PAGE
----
Seven years after 9/11, we’re in between world orders.
And winds of systemic change grip all nooks of the globe: the overstretch of America, geopolitical quicksand which is the Middle East, the benign growth of Brazil and Japan, rise of China and India, resurgence of Russia, expansion of EU and NATO, petrodiplomacy of Venezuela, nonviolent nuclear politics of Iran and North Korea.
In this changing world order, for whom is the geostrategic asset of Lanka more important: China or U.S.-India? If Eelam IV’s end date pushes well into 2009, is U.S.-India intervention plausible?
World order changes imply a post-Bush II America, in addition to continuing its “War on Terror” in the Middle East, will seek to reinvigorate its engagement policy toward Latin America and South Asia to counterbalance the economic and political expansion of the China-Russia axis in Europe and Central Asia. Projecting American power in South Asia is likely to lead to increased U.S.-India engagement in Lanka. This engagement would test where the economic and political interests of China in Lanka stand in relation to those of U.S.-India. The nature of engagement would pivot on the status and optics of the military solution by year’s end. If Colombo’s “final battle” isn’t won by then, a protracted victory intersecting with U.S.-India engagement will internationally politicize Eelam IV in ways which will not reverse Colombo’s drift into Western isolation on the international stage.
Changes in world order, and great power dynamics in Central Asia, Europe, and U.S.-China, demonstrate a possible emergence of a post-2009 international climate incentivizing American engagement in Latin America and South Asia, and thus Lanka.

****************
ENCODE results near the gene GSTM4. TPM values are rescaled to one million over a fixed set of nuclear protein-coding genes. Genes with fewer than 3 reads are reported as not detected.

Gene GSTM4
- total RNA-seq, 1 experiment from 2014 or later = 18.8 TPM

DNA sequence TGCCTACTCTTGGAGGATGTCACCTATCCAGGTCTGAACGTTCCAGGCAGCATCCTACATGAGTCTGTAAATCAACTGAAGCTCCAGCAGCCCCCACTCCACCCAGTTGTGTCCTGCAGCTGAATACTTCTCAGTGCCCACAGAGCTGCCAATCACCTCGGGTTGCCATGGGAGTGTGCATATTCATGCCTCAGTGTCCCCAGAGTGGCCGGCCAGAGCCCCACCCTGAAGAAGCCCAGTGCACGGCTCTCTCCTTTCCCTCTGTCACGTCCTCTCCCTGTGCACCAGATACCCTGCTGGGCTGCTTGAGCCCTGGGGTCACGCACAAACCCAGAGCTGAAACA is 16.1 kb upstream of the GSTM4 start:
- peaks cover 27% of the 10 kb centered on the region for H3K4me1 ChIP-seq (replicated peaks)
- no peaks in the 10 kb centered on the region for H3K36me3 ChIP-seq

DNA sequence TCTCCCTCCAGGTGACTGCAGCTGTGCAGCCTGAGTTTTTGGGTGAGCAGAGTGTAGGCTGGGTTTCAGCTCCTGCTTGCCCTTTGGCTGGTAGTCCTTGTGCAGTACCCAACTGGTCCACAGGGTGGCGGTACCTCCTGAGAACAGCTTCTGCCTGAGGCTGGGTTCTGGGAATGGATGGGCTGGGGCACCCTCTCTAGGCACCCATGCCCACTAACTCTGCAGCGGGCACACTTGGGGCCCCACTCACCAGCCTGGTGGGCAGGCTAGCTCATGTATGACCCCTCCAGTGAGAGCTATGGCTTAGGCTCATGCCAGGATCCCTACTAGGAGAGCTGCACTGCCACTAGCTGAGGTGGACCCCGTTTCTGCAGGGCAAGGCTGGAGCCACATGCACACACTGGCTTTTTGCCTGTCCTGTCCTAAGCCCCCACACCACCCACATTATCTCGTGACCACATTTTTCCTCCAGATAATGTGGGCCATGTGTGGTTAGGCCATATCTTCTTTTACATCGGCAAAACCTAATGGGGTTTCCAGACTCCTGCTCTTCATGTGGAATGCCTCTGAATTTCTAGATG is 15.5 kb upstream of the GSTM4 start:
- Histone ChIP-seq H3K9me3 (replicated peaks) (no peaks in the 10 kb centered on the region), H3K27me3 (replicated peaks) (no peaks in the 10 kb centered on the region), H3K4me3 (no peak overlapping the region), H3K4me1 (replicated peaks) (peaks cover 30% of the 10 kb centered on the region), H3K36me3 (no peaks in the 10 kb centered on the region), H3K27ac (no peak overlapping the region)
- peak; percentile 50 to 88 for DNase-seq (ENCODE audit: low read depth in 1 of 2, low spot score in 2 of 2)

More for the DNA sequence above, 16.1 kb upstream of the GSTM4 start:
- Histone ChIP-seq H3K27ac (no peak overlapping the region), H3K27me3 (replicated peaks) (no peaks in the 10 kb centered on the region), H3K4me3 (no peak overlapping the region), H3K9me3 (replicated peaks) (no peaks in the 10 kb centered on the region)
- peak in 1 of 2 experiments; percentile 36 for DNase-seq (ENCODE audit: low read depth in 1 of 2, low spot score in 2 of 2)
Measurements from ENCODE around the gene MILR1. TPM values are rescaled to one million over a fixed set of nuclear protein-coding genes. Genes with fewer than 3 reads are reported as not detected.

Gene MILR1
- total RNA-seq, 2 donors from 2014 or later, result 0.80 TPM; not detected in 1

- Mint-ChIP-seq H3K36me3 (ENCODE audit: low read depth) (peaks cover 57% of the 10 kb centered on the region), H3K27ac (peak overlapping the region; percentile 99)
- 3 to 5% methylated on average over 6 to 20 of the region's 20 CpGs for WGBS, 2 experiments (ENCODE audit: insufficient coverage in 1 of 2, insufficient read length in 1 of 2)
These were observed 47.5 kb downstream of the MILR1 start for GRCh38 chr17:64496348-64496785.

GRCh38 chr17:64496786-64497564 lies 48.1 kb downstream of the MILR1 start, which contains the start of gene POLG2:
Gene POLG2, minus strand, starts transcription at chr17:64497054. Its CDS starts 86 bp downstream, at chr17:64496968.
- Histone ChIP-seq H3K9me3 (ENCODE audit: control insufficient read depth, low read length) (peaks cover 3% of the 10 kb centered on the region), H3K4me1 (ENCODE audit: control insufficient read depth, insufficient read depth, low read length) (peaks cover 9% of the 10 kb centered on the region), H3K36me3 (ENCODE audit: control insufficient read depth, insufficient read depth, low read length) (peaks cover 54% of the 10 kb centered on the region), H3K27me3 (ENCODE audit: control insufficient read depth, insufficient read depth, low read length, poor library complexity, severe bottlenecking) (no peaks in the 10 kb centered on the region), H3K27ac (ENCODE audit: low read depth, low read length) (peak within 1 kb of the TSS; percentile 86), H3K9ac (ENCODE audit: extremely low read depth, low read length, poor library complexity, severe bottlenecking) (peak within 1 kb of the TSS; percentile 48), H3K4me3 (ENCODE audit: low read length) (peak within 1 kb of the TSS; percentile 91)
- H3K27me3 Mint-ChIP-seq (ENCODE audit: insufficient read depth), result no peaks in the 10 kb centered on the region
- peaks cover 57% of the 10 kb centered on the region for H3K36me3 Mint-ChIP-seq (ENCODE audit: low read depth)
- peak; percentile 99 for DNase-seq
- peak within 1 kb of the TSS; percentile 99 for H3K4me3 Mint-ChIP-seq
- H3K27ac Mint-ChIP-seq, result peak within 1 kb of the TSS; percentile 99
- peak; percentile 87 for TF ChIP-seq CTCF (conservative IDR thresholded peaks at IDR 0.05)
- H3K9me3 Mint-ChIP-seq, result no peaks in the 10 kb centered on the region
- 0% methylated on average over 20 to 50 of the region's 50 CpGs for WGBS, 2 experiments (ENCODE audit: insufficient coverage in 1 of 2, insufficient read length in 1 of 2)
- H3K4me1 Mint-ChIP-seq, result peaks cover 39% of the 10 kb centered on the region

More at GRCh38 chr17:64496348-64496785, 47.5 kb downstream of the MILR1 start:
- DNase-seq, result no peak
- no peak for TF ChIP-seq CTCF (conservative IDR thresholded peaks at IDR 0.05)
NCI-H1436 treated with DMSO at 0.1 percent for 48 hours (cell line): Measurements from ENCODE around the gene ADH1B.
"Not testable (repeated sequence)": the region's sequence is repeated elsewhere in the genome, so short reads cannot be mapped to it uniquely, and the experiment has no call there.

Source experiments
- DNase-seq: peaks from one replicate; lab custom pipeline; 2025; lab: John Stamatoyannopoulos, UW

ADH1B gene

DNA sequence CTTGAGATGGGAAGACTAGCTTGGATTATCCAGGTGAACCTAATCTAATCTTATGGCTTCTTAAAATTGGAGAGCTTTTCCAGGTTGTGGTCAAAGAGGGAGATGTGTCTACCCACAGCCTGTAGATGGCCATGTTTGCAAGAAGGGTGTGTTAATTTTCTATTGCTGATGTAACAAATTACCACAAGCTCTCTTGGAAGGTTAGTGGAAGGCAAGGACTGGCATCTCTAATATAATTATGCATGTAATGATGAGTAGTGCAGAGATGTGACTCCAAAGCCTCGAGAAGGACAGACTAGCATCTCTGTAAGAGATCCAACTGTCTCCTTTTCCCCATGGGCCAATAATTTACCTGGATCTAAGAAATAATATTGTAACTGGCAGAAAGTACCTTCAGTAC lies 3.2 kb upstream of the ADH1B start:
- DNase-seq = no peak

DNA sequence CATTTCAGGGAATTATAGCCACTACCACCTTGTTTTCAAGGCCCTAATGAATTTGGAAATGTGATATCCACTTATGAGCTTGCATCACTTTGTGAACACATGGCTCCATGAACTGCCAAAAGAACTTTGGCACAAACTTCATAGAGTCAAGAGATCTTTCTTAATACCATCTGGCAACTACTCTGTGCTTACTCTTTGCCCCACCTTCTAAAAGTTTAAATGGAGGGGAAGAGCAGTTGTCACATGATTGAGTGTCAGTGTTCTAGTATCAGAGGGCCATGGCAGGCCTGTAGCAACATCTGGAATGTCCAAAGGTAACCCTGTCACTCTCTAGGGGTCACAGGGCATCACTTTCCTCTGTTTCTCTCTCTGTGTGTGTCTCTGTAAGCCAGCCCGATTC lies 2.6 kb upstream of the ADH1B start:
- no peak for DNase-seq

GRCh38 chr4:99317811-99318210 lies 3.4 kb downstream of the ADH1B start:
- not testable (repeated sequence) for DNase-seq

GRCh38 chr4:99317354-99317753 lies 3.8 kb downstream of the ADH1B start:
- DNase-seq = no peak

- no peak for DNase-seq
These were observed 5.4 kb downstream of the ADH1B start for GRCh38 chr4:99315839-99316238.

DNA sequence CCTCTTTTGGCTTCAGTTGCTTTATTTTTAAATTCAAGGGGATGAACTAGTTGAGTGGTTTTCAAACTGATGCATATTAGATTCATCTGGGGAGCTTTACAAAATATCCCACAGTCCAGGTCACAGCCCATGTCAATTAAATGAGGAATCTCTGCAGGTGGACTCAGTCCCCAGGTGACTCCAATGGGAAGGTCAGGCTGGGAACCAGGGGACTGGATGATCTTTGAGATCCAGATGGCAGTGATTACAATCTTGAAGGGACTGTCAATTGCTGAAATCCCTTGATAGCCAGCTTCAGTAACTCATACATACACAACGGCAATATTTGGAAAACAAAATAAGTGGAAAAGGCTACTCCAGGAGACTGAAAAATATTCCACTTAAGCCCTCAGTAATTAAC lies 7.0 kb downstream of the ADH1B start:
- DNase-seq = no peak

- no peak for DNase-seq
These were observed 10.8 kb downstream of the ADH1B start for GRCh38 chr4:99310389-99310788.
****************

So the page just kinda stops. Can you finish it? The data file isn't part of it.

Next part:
The world order is increasingly post-American. The Asias are rising in places and ways the West is not. Multipolarity has arrived, but it is incipient, rudderless. Three dominant features characterize the current world order transition from American hegemony to multipolarity.
First, the rise of new powers is flattening out the hierarchical orders which followed the end of World War II and the Cold War. The contemporary butterfly effects triggered by the overstretch of America on one front and the rise of China on multiple fronts is altering the structures of global power distribution such that the historical grip of the West, its aid, its arms, its human rights/democracy based conditionality underpinning intervention logic has been loosened in the Developing World. This effect is most pronounced in the Afro-Asian region, in part due to its distance from, and ineffective or disinterested engagement by, the main political centers of power in the system: America, China, EU, Russia. (India is a regional political non-player, operating within U.S.-China geostrategic competition). Momentarily liberated from what was a U.S.-led neoliberal order, Afro-Asian states, like Lanka, have been able to seek new economic and political alignment in between the old world order led by America and the new emergent one heralded by the rising Asias.